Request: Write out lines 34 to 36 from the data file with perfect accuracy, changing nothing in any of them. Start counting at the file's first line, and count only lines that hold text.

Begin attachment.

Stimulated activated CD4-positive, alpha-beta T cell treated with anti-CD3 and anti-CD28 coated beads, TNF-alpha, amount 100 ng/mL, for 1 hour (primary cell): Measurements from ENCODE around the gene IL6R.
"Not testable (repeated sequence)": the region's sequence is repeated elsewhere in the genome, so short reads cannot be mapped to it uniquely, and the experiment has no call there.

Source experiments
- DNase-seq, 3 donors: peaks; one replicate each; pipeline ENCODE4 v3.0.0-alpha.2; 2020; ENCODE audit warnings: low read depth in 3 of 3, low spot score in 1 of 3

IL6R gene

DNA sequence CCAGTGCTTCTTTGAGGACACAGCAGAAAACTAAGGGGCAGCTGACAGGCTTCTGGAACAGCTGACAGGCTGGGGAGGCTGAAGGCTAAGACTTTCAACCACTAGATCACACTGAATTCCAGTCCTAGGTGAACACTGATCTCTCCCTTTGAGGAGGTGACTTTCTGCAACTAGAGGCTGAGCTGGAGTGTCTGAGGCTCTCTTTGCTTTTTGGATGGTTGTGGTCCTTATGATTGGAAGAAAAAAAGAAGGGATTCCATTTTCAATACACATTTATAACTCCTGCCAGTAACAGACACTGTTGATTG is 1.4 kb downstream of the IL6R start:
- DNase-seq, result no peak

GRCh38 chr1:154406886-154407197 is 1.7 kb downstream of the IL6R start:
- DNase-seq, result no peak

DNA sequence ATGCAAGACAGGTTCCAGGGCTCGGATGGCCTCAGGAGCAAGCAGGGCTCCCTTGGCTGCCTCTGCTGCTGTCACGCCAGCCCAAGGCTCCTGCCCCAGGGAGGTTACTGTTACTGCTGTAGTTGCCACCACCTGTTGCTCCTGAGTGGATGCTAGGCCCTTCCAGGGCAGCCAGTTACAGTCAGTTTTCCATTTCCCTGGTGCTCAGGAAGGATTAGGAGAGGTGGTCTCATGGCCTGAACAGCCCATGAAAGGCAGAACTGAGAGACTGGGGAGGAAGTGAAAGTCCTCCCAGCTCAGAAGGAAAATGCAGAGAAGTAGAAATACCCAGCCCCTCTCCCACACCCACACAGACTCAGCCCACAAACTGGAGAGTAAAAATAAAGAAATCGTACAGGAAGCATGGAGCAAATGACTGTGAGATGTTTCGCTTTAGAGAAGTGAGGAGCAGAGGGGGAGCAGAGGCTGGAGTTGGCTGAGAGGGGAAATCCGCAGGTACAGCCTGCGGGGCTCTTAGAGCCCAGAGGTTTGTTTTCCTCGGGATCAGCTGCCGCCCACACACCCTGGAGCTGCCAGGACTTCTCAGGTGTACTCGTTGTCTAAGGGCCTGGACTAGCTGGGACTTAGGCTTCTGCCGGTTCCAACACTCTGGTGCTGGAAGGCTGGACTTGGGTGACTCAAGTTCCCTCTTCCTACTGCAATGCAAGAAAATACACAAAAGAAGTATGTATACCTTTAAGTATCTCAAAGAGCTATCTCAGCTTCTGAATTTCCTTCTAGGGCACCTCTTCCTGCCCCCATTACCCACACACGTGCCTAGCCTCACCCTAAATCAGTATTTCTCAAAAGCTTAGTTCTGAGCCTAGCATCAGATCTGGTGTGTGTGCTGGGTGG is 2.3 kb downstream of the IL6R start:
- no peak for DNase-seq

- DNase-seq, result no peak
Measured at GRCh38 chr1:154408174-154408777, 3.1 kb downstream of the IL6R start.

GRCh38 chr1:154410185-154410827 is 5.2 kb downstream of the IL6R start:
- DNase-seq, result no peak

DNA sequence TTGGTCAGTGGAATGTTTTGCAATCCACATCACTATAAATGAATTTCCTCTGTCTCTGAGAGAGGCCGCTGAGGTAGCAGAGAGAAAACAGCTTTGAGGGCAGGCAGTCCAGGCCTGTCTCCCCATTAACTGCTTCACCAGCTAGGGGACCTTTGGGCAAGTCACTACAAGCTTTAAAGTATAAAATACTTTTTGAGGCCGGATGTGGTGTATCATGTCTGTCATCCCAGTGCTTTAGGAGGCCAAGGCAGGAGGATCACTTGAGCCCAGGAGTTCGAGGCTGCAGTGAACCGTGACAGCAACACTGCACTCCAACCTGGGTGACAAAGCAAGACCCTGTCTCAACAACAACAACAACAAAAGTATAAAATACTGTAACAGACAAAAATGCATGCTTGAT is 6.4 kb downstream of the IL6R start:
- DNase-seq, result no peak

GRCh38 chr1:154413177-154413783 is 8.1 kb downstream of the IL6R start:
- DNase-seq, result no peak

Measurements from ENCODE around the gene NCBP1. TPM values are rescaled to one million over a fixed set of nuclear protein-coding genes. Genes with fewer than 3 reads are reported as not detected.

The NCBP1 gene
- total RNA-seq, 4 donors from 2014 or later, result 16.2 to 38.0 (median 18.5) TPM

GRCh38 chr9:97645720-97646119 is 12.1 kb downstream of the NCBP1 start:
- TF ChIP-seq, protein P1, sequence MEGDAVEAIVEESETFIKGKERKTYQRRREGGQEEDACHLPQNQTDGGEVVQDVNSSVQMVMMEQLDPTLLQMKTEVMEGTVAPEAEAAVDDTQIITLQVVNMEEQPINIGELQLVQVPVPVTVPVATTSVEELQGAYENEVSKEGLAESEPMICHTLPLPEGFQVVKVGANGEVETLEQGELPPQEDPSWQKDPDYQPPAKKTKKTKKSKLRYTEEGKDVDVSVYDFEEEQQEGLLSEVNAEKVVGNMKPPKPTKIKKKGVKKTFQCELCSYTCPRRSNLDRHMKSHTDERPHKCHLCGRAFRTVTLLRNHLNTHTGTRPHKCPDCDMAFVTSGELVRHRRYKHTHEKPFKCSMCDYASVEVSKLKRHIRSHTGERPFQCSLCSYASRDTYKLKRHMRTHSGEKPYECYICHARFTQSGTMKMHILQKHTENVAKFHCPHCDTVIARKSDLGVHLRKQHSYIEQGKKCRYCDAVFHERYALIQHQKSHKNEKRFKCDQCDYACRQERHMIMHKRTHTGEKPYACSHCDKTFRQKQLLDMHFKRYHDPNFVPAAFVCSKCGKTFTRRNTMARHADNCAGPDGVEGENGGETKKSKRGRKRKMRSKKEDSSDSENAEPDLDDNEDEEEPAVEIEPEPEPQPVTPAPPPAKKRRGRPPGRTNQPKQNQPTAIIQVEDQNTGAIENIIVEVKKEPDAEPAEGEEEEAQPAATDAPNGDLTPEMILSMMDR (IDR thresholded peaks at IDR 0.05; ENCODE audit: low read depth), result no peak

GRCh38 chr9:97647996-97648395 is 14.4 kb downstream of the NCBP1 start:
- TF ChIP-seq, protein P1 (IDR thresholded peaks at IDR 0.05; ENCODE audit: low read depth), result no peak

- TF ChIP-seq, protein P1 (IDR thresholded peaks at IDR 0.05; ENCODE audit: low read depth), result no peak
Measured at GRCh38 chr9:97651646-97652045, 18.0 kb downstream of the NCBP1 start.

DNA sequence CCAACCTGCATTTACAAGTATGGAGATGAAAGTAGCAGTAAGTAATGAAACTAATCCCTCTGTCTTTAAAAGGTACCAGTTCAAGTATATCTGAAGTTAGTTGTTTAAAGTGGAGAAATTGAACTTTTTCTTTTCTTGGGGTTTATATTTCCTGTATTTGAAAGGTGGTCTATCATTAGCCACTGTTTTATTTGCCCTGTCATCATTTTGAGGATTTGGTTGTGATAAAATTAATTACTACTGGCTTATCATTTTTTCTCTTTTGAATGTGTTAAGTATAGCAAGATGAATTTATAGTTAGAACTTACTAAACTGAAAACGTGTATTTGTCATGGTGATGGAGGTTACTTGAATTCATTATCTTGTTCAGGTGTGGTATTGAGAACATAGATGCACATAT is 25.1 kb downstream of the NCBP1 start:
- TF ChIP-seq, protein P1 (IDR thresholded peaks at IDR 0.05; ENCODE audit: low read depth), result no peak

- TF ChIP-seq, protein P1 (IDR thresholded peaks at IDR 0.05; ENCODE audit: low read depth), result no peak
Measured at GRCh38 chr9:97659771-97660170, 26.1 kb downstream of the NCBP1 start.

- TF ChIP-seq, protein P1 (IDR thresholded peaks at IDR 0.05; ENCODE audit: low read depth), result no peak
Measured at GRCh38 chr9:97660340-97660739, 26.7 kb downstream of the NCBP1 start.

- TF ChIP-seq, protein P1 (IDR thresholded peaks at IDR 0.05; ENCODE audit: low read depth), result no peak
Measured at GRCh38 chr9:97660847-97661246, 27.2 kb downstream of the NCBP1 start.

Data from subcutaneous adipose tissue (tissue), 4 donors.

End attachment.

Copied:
Measured at GRCh38 chr9:97660340-97660739, 26.7 kb downstream of the NCBP1 start.

- TF ChIP-seq, protein P1 (IDR thresholded peaks at IDR 0.05; ENCODE audit: low read depth), result no peak
Measured at GRCh38 chr9:97660847-97661246, 27.2 kb downstream of the NCBP1 start.